Home' Trinidad and Tobago Guardian : September 6th 2015 Contents A37
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The aunt of a drowned Syrian boy
whose death has sparked global
outrage about the plight of refugees in
Europe says she hopes to bring the rest
of her family to Canada.
Tima Kurdi said through tears outside
her home in British Columbia that she
plans to help her brother, Abdullah, and
her other siblings immigrate to the
country she made home more than two
Abdullah isn't ready to leave his
Syrian hometown of Kobani, where his
sons, three-year-old Aylan and five-
year-old Ghalib, and wife, Rehanna,
were buried on Friday, she said. They
drowned after piling into an overloaded
boat in Turkey headed for the Greek
island of Kos. Her brother was among
the few survivors.
"I'm sure he (will) refuse and he
doesn't want to leave Kobani," Kurdi
"But one day, I will bring him here. He
cannot be by himself there."
Family, friends and strangers packed
a small Vancouver theatre filled with
white balloons, roses and photos for a
memorial service yesterday. The family
planned to release balloons in the boys'
memory on the waterfront. (AP)
Drowned Syrian boys' aunt wants to bring family to Canada
Austria and Germany have
taken in thousands of migrants
who crossed the border after days
stuck in Hungary.
After being welcomed at the
Austrian frontier by volunteers,
many went directly to Vienna and
on to Munich in southern Ger-
The plight of the migrants has
highlighted the EU s struggle to
deal with a surge of asylum seek-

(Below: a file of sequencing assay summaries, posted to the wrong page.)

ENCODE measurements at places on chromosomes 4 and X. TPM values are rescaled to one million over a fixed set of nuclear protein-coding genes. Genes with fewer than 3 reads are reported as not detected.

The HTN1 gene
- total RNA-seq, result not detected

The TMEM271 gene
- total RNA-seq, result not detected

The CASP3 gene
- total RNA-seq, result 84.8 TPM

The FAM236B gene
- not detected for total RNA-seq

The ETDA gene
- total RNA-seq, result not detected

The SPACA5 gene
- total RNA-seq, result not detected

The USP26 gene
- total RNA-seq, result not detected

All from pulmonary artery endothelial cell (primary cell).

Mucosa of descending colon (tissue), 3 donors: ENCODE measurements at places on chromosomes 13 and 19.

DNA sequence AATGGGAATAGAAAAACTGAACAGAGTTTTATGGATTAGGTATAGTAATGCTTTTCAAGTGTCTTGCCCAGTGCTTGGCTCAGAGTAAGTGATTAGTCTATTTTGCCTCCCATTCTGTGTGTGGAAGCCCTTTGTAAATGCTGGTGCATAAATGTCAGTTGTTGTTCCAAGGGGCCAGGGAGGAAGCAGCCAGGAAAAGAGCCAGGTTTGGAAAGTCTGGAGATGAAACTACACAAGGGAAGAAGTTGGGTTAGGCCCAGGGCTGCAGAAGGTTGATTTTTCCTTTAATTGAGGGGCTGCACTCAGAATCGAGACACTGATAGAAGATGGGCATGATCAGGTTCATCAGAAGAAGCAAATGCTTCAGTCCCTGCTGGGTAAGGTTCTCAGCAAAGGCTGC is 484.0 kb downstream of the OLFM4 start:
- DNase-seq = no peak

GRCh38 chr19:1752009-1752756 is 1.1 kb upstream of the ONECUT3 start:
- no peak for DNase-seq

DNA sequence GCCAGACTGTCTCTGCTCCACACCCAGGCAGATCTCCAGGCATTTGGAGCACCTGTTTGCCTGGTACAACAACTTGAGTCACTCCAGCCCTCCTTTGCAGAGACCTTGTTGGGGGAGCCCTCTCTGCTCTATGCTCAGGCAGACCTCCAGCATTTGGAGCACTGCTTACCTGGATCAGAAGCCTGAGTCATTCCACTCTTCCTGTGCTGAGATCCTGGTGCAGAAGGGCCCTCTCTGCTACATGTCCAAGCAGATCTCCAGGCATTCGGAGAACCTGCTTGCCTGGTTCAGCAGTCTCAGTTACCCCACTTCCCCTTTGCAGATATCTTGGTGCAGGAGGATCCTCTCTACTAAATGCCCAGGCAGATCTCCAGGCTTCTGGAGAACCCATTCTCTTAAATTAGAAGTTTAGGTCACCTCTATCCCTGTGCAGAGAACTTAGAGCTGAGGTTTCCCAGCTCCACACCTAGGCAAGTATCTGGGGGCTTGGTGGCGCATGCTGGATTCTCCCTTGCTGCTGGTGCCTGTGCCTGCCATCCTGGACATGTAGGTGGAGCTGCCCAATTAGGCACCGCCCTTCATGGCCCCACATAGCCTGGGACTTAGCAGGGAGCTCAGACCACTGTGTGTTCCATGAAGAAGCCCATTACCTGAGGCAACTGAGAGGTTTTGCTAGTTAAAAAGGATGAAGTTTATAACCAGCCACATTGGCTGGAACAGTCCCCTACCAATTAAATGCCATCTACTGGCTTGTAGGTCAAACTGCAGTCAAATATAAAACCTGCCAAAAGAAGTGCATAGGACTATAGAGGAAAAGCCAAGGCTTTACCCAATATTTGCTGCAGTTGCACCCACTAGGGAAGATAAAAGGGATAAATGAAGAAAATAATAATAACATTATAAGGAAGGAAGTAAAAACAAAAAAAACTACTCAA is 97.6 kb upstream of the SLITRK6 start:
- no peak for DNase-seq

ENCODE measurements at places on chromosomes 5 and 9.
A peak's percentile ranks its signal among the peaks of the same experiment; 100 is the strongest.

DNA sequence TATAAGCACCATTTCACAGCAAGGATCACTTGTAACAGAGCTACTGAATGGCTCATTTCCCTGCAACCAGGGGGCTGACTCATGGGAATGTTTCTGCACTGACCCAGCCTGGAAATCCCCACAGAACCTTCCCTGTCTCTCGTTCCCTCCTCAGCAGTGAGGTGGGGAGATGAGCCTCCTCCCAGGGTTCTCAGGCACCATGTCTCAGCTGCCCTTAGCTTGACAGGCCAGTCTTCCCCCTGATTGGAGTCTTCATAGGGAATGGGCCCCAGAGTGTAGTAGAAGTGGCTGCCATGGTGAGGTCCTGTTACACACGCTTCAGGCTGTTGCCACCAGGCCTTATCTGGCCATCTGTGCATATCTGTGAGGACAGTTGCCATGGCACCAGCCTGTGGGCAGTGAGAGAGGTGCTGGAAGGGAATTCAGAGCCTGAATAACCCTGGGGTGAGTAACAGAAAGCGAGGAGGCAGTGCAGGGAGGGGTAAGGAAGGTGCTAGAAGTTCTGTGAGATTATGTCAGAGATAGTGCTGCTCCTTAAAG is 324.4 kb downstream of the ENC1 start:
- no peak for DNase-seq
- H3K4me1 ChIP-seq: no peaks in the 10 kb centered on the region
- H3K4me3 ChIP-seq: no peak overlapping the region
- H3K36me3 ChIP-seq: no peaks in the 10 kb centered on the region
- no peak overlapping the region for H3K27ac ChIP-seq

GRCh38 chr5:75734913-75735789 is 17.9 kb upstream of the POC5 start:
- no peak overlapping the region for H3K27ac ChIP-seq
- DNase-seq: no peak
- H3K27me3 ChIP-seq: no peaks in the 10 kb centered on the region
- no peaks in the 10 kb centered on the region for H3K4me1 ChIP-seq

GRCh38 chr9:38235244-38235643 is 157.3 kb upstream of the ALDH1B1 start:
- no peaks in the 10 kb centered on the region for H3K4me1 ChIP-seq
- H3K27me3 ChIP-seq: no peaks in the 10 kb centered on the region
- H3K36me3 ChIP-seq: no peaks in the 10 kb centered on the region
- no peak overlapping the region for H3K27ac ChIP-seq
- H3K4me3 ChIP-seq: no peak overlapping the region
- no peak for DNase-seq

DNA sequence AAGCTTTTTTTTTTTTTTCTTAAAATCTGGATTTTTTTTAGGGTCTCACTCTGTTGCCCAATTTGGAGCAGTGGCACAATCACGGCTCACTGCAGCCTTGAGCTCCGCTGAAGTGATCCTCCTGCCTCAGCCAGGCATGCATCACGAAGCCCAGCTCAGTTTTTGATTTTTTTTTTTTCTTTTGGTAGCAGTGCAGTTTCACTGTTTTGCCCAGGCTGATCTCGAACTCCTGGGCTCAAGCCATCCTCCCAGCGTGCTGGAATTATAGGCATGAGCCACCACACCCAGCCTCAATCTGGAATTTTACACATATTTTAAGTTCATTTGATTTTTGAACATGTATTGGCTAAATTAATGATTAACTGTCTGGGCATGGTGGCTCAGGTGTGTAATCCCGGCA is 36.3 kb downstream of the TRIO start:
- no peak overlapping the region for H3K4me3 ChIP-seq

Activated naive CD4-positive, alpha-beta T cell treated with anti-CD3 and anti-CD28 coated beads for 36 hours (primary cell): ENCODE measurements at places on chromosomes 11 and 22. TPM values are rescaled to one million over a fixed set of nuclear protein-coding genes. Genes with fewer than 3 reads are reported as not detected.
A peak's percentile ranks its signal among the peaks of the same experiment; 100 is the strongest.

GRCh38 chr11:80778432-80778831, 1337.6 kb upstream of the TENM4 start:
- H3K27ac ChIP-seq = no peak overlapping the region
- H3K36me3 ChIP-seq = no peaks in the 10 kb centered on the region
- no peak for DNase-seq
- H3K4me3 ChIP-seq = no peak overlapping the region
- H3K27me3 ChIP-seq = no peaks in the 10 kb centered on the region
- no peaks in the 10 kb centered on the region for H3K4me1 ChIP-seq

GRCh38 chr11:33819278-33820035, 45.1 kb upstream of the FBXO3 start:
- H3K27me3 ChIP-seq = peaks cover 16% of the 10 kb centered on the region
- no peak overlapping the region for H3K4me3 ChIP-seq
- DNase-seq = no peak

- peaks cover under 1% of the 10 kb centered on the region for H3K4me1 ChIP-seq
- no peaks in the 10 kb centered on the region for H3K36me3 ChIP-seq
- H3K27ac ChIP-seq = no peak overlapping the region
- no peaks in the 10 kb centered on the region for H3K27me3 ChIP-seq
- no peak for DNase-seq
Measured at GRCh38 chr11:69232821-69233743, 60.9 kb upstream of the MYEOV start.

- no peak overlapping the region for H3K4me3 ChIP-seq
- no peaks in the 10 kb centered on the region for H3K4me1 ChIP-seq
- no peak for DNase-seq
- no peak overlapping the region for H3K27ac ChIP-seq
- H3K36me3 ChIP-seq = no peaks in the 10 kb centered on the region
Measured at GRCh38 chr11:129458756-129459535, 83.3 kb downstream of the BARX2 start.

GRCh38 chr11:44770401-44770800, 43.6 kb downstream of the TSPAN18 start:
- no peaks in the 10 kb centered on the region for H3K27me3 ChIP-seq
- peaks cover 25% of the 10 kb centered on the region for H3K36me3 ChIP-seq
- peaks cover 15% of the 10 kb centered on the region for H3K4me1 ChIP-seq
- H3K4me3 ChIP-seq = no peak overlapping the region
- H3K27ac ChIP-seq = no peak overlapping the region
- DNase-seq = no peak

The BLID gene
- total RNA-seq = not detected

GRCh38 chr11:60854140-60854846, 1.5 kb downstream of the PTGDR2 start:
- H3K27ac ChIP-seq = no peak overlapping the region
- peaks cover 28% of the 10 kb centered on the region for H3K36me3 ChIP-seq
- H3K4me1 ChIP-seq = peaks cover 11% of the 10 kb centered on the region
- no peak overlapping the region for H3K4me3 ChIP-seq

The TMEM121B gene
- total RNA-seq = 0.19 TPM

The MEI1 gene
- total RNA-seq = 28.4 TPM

Earlier this week there were
chaotic scenes in Budapest as
Hungary blocked them from trav-
elling onwards. Many migrants
refused to be taken to camps in
Hungary to register for asylum,
insisting they wanted to travel on
to Germany and Austria. Crowds
broke through security lines and
began walking 108 miles to the
border, many with small children.
Under mounting pressure, Hun-
gary opened its border with Aus-
tria, which expects to have
received some 10,000 people.
Austria has said it will not limit
the number of migrants crossing
its borders, with an interior min-
istry spokesperson saying yester-
day that the nation was dealing
with an influx of people from "cri-
sis regions" who were "desper-
Chancellor Angela Merkel has
said Germany can cope with an
influx of newcomers, without rais-
ing taxes or jeopardising its budg-
et. But Germany and Hungary say
the decision to open borders for
the asylum seekers was an excep-
tional case---for humanitarian rea-
sons---and the "Dublin rules" that
require people to apply for asylum
in the first EU country they reach
will continue to operate.
Meanwhile, Hungary laid on
trains bound for Austria for hun-
dreds more migrants who set off
on foot towards there from
Budapest s main railway station
The last train from the Austrian
border town of Nickelsdorf going
to Vienna has departed, but more
will be put on today.
Migrants, riot police
clash in Lesbos
In Greece, another key entry
point, a baby died after his family
landed on the island of Agathonisi,
while migrants clashed with riot
police on another island, Lesbos.
There is little sign of a co-ordi-
nated EU response to the crisis,